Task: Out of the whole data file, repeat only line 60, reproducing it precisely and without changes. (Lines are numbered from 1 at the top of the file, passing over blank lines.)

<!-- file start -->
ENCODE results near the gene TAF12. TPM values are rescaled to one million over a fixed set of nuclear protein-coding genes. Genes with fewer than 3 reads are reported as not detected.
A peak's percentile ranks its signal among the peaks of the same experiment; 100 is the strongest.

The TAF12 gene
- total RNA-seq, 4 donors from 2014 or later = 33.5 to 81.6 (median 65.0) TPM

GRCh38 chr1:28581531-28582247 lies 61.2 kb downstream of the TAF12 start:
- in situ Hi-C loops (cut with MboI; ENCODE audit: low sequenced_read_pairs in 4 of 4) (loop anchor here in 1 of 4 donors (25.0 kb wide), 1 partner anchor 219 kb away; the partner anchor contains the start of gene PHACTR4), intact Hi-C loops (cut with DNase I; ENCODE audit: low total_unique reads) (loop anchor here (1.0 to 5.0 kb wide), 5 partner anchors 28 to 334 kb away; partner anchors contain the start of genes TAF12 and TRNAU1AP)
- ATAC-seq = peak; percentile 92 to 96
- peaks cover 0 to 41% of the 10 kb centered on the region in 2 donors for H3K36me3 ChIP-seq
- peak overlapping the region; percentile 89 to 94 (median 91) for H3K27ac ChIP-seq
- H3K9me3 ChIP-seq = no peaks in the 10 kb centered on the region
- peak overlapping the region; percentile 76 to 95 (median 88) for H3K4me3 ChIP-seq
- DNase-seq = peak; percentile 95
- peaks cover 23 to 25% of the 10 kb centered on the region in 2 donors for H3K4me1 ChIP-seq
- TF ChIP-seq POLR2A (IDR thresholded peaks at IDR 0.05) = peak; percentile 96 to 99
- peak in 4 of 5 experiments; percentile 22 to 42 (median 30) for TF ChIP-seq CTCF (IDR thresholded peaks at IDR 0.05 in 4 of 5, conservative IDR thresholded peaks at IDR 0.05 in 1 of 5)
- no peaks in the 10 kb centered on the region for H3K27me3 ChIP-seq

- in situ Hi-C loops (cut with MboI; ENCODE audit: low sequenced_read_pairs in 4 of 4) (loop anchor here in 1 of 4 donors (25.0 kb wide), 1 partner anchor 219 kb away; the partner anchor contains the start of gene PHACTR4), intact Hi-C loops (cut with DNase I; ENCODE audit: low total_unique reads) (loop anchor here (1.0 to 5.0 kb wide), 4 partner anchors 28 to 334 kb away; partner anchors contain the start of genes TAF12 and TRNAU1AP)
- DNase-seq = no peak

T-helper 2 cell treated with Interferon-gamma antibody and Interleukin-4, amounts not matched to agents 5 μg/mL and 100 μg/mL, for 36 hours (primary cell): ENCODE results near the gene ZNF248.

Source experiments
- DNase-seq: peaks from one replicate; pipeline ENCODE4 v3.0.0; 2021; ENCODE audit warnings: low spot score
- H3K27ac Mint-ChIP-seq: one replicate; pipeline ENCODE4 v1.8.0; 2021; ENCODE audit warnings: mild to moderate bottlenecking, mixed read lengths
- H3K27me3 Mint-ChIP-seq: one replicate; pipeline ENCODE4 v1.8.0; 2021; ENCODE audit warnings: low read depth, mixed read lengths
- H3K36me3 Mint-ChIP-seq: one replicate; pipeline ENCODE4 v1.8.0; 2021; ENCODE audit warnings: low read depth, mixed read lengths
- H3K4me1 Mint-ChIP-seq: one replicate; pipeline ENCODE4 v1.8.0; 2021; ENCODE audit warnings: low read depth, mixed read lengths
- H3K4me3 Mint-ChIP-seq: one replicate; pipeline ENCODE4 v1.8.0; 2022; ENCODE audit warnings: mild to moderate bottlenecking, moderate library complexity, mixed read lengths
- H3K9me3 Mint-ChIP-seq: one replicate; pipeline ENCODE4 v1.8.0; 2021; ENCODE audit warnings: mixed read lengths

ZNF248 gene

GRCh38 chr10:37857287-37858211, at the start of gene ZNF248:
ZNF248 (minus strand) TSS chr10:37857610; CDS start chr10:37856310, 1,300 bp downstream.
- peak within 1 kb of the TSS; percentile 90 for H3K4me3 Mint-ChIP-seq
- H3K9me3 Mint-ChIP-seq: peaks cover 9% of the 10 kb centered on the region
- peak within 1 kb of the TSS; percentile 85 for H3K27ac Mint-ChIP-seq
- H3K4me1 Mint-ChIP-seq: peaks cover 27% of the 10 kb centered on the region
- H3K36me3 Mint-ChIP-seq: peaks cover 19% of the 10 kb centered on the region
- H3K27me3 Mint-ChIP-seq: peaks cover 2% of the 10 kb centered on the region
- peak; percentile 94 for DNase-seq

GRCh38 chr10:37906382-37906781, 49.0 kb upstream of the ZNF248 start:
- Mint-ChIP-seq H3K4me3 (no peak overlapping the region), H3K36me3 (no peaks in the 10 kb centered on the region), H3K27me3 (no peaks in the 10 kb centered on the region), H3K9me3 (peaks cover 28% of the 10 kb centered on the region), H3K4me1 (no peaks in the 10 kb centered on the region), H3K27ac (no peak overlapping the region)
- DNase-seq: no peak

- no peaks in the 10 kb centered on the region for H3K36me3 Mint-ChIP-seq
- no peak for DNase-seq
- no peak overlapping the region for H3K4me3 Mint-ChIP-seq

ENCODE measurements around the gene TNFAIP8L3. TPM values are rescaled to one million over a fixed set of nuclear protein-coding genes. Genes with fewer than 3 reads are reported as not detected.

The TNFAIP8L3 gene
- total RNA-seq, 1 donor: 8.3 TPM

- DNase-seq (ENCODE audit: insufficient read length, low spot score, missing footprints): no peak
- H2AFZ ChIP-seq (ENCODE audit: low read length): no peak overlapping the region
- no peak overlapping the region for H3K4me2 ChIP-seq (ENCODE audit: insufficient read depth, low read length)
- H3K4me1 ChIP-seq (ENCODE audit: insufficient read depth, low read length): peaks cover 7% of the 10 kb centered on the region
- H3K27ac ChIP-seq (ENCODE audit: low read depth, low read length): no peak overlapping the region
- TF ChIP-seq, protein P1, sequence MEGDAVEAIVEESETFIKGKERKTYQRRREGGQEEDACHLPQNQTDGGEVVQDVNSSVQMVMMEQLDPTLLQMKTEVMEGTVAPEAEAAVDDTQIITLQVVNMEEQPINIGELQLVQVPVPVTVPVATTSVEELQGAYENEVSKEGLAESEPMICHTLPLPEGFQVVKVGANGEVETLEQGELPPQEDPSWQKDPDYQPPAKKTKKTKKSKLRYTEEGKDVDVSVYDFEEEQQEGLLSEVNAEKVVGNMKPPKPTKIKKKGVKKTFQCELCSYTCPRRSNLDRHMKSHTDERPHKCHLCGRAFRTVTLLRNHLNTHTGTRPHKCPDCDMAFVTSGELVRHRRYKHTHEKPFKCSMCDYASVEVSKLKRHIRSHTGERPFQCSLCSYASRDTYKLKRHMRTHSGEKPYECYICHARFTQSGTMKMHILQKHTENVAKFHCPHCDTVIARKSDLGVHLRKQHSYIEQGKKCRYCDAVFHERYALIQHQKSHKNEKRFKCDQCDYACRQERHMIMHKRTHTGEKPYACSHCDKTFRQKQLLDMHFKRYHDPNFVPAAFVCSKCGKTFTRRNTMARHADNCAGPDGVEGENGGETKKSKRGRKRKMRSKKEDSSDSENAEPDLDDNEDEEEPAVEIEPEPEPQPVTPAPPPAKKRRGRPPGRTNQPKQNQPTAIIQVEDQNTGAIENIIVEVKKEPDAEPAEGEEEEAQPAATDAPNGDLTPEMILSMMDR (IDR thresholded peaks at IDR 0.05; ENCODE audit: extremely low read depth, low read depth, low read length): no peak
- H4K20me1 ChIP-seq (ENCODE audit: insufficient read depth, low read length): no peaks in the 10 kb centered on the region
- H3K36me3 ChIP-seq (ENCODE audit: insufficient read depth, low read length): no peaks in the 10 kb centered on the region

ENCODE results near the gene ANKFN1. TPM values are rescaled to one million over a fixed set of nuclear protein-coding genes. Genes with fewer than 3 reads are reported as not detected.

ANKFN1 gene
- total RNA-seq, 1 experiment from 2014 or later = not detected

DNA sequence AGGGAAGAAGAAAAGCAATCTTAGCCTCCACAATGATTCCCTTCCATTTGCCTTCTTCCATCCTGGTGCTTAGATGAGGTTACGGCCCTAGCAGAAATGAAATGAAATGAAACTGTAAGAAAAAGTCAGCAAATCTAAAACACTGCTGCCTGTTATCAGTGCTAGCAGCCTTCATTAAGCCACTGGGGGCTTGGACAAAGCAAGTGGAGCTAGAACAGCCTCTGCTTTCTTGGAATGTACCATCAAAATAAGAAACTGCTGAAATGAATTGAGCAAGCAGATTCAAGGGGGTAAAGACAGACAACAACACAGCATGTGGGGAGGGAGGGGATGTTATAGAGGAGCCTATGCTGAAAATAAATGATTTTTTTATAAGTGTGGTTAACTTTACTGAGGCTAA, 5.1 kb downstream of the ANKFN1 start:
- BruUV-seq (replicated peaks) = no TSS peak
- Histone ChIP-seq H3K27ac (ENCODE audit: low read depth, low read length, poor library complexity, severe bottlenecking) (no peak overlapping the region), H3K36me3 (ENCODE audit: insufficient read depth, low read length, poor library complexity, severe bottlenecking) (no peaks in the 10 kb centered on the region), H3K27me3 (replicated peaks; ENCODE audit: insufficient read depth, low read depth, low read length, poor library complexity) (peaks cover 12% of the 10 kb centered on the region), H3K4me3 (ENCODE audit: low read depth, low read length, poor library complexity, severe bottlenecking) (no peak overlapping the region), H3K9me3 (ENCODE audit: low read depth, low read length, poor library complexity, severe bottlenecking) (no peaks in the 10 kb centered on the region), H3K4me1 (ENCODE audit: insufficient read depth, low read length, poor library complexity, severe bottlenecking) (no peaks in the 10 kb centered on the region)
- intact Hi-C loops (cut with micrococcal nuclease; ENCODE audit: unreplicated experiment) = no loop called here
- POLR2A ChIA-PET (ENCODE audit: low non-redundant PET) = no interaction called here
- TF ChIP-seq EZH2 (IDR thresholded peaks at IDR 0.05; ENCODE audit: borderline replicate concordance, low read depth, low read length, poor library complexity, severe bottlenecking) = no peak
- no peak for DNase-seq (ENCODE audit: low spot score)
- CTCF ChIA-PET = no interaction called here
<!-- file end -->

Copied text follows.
- Histone ChIP-seq H3K27ac (ENCODE audit: low read depth, low read length, poor library complexity, severe bottlenecking) (no peak overlapping the region), H3K36me3 (ENCODE audit: insufficient read depth, low read length, poor library complexity, severe bottlenecking) (no peaks in the 10 kb centered on the region), H3K27me3 (replicated peaks; ENCODE audit: insufficient read depth, low read depth, low read length, poor library complexity) (peaks cover 12% of the 10 kb centered on the region), H3K4me3 (ENCODE audit: low read depth, low read length, poor library complexity, severe bottlenecking) (no peak overlapping the region), H3K9me3 (ENCODE audit: low read depth, low read length, poor library complexity, severe bottlenecking) (no peaks in the 10 kb centered on the region), H3K4me1 (ENCODE audit: insufficient read depth, low read length, poor library complexity, severe bottlenecking) (no peaks in the 10 kb centered on the region)